Reducing variety in food choices may represent an important strategy for those trying to lose weight, according to a new research.
Moreover, having a person even remember that they have eaten a certain food recently may be effective in this regard.
Studies have shown that many people become disinterested in a particular food when they are repeatedly exposed to it. This response, called habituation, can decrease caloric intake in the short-run.
Conversely, when presented with a variety of foods, caloric intake can increase. The "food addiction hypothesis" purports that some people may overeat because they are insensitive to the normal habituation response and thus need even more exposure to a food to trigger a disinterest.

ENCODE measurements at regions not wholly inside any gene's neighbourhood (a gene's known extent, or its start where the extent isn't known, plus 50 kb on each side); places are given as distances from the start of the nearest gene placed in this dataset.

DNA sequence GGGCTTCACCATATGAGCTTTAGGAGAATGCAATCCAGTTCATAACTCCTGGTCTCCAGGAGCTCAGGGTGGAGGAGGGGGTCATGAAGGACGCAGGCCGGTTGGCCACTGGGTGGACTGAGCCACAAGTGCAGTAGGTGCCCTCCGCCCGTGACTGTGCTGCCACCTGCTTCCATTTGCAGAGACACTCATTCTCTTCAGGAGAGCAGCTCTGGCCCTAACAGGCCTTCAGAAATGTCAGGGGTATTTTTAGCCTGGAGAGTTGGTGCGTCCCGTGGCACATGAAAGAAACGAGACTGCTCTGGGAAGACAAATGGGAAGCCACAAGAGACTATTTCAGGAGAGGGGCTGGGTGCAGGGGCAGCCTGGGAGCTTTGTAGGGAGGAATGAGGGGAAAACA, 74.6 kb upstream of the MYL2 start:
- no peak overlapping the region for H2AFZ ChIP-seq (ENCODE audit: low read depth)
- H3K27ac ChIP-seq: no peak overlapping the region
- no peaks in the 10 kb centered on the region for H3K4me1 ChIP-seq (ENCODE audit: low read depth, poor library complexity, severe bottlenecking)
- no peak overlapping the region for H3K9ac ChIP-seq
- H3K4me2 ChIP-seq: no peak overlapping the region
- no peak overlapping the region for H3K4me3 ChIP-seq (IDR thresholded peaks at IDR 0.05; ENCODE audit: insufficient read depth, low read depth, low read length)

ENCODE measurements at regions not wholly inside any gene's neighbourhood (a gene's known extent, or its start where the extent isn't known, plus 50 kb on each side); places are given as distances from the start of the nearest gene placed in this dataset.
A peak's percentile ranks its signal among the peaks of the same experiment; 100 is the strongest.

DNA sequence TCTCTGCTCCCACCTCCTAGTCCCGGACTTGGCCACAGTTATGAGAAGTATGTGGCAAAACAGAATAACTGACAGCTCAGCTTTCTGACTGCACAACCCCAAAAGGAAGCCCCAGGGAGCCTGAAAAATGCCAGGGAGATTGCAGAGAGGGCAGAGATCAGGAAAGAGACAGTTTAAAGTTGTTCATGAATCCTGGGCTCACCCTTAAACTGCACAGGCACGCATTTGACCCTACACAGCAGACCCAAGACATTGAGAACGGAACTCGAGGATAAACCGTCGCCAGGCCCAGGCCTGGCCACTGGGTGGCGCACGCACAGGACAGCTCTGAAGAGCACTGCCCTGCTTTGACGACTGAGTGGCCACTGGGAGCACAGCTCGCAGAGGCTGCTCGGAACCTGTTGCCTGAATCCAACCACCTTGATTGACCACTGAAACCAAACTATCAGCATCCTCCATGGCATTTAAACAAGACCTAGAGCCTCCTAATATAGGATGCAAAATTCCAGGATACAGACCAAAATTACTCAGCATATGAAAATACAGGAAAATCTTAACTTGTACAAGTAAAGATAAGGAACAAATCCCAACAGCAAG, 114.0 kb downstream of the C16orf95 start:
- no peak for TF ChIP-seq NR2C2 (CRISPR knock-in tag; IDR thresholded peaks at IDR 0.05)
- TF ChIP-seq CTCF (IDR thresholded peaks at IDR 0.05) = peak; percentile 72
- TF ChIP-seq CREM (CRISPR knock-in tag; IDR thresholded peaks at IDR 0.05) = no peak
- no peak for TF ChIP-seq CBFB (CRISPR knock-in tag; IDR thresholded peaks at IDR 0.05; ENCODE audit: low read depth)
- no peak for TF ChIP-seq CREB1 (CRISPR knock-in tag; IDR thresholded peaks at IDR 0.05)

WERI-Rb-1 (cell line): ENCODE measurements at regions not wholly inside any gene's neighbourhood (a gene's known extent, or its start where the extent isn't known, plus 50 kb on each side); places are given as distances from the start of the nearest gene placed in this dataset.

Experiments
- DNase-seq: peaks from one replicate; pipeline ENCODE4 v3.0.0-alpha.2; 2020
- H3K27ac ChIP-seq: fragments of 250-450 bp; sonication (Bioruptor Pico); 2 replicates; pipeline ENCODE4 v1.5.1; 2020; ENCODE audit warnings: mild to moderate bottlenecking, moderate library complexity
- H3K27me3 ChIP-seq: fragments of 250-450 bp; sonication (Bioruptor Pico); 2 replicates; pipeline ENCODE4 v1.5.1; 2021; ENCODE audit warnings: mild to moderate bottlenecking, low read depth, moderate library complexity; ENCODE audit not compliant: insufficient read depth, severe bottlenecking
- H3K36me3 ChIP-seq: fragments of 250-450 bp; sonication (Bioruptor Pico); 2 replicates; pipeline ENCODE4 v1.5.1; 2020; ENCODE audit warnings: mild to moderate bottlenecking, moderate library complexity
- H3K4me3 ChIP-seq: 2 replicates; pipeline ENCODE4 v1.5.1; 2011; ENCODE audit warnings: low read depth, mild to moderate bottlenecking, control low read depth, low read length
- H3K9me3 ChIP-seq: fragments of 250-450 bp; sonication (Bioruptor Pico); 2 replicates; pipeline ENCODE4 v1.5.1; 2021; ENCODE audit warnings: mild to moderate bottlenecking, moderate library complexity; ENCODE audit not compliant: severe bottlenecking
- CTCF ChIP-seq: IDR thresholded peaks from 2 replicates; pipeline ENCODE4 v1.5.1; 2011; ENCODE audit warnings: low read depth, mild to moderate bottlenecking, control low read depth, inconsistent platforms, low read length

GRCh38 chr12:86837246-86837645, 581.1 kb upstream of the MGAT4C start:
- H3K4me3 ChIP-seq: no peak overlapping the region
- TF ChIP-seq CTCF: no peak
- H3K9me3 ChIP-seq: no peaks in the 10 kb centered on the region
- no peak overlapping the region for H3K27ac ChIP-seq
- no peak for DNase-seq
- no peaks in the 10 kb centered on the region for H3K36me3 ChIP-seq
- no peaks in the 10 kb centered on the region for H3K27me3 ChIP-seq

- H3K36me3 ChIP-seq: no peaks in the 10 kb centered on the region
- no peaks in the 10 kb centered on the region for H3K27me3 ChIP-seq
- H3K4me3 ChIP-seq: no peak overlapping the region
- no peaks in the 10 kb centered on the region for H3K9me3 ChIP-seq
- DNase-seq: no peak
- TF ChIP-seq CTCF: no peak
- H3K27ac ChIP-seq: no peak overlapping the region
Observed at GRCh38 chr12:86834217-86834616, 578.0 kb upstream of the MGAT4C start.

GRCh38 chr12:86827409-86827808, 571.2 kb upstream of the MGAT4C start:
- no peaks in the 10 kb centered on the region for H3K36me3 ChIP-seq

Sixteen nonobese and 16 obese women were randomly assigned to 1 of 2 groups: the "weekly group" participated in weekly experimental food exposure sessions for 5 wk, whereas the "daily group" was studied daily for 5 consecutive days.
During each 28-min experimental session, subjects were asked to complete a variety of tasks after which they were "rewarded" by being given a 125-kcal portion of macaroni and cheese. Participants could work for as much food as they wanted. The researchers then evaluated total energy intake.
Whereas weekly food exposure increased total caloric intake by approximately 30 kcal/d, daily exposure decreased energy consumption by 100 kcal/d. This supports long-term habituation in terms of caloric intake.
The study has been published in The American Journal of Clinical Nutrition.